Complicating matters in the current ADW dispute is what many see as a conflict of interest with Hollywood Park president Jack Liebau, who also serves as chairman of the board of Youbet, one of the four ADW companies involved in contract talks. Hollywood Park is expected to close next year, so some question whether or not Liebau is concerned more with the profitability of Youbet than he is with Hollywood Park. However, Couto has said Youbet and Magna Entertainment's Xpressbet have engaged in good-faith negotiations. TVG and TwinSpires, the ADW platform owned by Churchill Downs, have not, he said.

Meanwhile, negotiations continue…sort of.

“We are on our seventh version of a model that would assure ADW companies of content for the next three years at slightly higher rates than they currently pay,” said Couto “The rates do escalate if ADW handle grows by 20% over three consecutive quarters. That recognizes that the ADWs incur no incremental cost in growth.”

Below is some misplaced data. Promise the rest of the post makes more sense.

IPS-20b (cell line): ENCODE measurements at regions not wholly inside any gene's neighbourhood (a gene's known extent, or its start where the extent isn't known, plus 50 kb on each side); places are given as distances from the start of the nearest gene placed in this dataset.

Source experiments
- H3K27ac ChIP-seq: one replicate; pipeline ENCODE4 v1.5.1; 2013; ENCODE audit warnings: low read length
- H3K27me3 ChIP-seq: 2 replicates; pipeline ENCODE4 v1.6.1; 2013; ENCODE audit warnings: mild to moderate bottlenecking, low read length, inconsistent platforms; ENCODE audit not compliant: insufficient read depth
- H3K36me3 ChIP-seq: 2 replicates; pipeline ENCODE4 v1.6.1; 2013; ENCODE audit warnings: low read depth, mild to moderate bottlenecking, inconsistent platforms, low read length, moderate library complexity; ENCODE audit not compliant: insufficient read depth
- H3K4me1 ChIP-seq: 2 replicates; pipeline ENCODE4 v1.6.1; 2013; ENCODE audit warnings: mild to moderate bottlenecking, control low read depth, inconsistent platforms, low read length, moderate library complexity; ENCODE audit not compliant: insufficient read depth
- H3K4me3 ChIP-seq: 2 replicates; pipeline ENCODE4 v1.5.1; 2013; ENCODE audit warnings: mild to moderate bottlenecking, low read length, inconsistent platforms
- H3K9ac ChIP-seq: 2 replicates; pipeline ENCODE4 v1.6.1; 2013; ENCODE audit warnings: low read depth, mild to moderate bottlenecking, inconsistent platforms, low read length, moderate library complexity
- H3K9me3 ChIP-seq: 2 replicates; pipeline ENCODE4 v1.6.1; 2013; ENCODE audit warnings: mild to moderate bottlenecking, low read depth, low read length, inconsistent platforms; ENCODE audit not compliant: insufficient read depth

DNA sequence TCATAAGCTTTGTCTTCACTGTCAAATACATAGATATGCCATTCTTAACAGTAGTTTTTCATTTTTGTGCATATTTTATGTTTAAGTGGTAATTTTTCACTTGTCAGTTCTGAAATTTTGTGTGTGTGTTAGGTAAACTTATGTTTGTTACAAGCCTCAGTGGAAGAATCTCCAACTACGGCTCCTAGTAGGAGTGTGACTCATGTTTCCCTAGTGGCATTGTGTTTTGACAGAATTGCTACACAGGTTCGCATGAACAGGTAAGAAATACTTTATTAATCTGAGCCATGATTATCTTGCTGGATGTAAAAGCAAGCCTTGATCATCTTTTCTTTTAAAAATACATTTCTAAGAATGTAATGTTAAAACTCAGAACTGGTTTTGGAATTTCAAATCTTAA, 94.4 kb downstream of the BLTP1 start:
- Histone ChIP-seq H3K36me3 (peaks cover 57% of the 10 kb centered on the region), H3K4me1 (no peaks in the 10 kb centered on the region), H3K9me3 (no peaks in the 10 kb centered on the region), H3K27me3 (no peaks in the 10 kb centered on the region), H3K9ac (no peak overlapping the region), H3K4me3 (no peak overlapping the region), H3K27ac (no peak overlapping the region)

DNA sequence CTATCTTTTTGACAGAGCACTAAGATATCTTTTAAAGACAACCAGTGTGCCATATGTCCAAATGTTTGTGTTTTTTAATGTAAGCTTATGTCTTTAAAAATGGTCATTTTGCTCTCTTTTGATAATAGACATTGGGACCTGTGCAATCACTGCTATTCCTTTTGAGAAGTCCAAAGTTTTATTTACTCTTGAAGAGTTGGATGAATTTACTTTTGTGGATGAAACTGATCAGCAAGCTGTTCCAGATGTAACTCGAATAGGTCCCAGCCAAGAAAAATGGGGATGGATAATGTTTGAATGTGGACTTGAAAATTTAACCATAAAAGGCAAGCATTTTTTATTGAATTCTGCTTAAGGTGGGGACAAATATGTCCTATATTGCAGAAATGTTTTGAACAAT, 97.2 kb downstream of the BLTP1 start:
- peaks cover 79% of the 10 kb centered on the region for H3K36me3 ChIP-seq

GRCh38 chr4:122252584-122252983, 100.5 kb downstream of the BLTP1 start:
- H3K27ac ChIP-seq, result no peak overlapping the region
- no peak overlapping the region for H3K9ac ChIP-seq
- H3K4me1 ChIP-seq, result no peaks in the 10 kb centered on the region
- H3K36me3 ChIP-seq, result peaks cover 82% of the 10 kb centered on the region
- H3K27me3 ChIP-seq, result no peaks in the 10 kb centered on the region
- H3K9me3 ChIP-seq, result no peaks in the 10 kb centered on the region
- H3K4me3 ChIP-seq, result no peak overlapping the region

Nathanson insists that TOC is turning down a deal that would bring horsemen and the tracks $500,000 more in revenue than they received in 2007. “The only reason they are withholding the signal,” he said, “is to benefit this out-of-state horsemen's consortium (THG). It doesn't make economic sense. We are ready and willing to sit side by side and face to face any time to resolve these issues. Ultimately these need to be rational decisions as opposed to decisions that aren't in the best interest of their own constituency.”